By guest writer Larry Wanger.
The Kindle is an electronic book reading device produced by Amazon that provides access to hundreds of thousands of in-copyright books and well over a million more that are either out of print or in the public domain. In other words, it’s pretty safe to say that if it’s not available on the Kindle it’s not available in e-book format.
The question we must ask is, “how effectively does the new Kindle 3 make the books in this vast library accessible to blind readers”?
While it is clear that Amazon has taken some steps in the right direction to make the new book reader accessible, this review will point out significant areas where there’s a great deal of work to be done in order for the company to claim it sells a truly accessible product.
- A device with access to over 600,000 books and over a million more out of copyright.
- Light weight, small and very portable.
- Outstanding battery life.
- Works for the casual reader who doesn’t expect more than simply being able to read a book.
- Speech output that is less than stellar.
- There may be over 600,000 books but text to speech doesn’t work on all of them.
- The new Kindle just won’t fit the bill for students, researchers or serious readers who demand a lot in terms of navigation and accessibility.
Those who know me are aware that I tend to be an early adopter. If a new device or technology hits the market and if it promises accessibility I find myself wishing for it. So, in July when Amazon began taking orders for the new Kindle I couldn’t wait to get my hands on it. The following paragraphs highlight the good, the bad and what needs work on the new Kindle. I’ve done all of the heavy lifting and spent hours finding the strengths and shortfalls of the new reader.
You’ll find nearly 650,000 copyrighted books in the store. Amazon says the mission of the Kindle team is to put every book in the world in your hands within 60 seconds. And, while they may be able to do that, they continue to fall short in terms of providing that level of accessibility to the blind community.
Out of the box, the Kindle is not accessible. The shipment includes a print quick-start guide and the Kindle has printed instructions on the screen telling the owner how to begin using the device. No disk is included with a copy of the guide. You’ll need to go to the Kindle web site to find a downloadable PDF copy of the manual.
Turning on the Kindle is fairly easy. A sliding switch is located on the bottom edge of the device. However, no speech is available just by firing up the Kindle. You will need assistance navigating the menus so that a feature called Voice Guide can be activated. Note: this is a one-time activation and the Voice Guide remains on for future use.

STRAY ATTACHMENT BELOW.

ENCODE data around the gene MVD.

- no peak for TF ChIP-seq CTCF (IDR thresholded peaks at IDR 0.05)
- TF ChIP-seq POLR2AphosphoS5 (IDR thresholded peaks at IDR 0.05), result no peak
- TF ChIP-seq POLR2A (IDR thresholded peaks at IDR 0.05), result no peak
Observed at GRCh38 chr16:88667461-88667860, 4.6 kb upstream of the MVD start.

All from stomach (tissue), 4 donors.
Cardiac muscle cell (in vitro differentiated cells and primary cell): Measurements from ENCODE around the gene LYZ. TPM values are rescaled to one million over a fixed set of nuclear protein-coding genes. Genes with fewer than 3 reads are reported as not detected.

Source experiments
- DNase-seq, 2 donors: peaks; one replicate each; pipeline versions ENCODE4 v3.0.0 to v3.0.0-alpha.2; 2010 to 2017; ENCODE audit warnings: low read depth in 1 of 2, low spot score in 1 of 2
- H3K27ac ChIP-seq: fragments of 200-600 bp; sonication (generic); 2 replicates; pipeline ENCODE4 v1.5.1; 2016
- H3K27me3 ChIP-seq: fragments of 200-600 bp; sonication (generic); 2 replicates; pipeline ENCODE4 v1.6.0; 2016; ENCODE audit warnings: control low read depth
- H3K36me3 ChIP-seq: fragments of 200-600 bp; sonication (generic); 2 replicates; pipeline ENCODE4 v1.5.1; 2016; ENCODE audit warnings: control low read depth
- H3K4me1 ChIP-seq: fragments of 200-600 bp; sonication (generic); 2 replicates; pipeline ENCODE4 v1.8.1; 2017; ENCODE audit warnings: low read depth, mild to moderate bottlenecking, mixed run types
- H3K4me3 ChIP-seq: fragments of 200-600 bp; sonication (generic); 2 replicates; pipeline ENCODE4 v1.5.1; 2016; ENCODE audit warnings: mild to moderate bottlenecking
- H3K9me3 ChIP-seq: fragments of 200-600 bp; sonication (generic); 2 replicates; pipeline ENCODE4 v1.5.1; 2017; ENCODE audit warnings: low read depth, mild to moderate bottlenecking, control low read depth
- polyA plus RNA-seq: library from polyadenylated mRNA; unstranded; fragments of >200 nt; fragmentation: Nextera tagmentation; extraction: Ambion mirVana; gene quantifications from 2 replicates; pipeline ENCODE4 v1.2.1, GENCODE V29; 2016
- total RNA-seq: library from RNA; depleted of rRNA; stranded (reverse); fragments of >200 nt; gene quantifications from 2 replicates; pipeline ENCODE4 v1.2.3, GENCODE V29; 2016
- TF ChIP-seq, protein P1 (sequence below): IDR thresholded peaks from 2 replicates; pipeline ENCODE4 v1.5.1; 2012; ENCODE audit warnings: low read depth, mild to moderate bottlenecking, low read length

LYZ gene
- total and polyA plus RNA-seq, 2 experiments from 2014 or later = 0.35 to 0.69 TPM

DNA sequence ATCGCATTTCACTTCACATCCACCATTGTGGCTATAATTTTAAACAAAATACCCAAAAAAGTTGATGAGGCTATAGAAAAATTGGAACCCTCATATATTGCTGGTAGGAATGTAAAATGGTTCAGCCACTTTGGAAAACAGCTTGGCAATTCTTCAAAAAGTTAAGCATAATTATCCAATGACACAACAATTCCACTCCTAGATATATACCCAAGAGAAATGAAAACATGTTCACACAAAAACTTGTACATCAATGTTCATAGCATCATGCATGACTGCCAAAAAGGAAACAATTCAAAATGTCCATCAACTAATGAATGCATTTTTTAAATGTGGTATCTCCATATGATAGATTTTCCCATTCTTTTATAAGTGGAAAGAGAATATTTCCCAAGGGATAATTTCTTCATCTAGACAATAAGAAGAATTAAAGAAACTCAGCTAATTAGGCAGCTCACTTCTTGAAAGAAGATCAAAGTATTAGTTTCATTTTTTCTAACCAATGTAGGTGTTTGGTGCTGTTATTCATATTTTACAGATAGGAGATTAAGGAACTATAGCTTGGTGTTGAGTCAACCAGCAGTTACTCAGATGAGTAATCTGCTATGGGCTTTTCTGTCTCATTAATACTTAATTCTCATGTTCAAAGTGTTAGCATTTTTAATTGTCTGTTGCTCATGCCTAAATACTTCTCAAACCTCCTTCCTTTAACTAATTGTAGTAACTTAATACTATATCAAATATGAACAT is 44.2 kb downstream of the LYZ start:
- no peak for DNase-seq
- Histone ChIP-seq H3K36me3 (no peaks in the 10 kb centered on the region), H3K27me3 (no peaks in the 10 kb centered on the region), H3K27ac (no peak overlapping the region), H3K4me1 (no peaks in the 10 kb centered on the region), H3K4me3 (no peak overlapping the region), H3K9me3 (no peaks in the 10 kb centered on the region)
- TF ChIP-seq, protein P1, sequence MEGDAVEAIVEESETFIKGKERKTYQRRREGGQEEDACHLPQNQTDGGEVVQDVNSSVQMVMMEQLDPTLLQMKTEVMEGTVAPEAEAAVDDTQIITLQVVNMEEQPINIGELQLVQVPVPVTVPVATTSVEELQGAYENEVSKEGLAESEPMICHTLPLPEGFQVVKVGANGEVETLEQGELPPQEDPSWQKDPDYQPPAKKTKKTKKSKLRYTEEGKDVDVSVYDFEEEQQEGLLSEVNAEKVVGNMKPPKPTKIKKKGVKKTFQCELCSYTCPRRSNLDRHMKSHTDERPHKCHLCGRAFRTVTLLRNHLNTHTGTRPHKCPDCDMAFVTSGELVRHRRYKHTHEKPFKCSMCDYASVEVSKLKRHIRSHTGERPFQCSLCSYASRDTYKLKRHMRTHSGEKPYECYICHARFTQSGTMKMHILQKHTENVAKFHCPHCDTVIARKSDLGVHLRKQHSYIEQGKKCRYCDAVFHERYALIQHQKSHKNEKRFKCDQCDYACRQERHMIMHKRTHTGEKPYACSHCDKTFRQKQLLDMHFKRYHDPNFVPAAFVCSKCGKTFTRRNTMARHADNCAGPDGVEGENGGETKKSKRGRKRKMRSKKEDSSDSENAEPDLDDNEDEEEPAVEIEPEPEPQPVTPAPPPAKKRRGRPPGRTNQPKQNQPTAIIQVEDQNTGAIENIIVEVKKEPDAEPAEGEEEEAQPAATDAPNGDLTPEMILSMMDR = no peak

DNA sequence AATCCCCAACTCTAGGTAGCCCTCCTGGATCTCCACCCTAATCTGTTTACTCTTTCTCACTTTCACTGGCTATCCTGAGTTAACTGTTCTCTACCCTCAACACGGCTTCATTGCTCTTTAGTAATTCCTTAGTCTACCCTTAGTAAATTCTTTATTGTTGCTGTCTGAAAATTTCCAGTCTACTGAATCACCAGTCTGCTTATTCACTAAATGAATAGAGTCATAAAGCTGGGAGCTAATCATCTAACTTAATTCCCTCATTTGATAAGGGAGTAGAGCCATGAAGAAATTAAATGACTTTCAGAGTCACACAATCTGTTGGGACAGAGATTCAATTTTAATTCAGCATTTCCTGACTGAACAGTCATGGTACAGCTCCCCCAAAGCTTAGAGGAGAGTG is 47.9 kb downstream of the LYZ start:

To improve your experience when turning on your Kindle the first time, make sure you set up an account on the Amazon store prior to purchase. By doing this, your Kindle will arrive registered with your account information and you’ll save yourself some headaches. More on the cause of the potential headaches later.
Before elaborating on Voice Guide, it’s worth noting that there are two aspects to accessibility on the device. Voice Guide is a feature that gives you a level of accessibility to menus and non-book-reading functions on the Kindle. Meanwhile, Text to Speech or TTS is what enables you to read books, magazines, newspapers, blogs and other materials you download to the Kindle. It may be best to think of Kindle as having two screen readers even though they use the same voices and speech.
The Kindle makes use of a very simple menu structure. By using Voice Guide one can move around the menus and make selections and hear various options and settings. My experience thus far indicates that all menus are fully accessible by using the 5-way key located on the lower right corner of the Kindle keyboard. Unfortunately, accessibility with Voice Guide more or less ends with the menus.
TTS is the feature used for reading books and other publications available on the Kindle store. The store features a wide variety of content beyond books. One can read many popular magazines, local, regional and national newspapers and blogs. The key to being able to access this wealth of information and entertainment is whether or not the publisher has allowed Amazon to enable the TTS option. Unfortunately, I have been unable to find any hard numbers in terms of how many publications on the store restrict the TTS feature. Previously, publishers had indicated concerns over copyright and possible loss of audio book sales due to this feature of the Kindle. Clearly, this issue must be resolved before the Kindle is widely adopted by the blind community. Still, my initial experiences are that most books I encounter do allow for TTS usage. Each book listing on the store clearly indicates whether or not TTS is enabled for that title. Additionally, thanks to the free two-week trial offered with magazines and newspapers, I was able to test several successfully with TTS. Imagine waking up with your local paper already waiting for you on your Kindle thanks to the included wireless synching.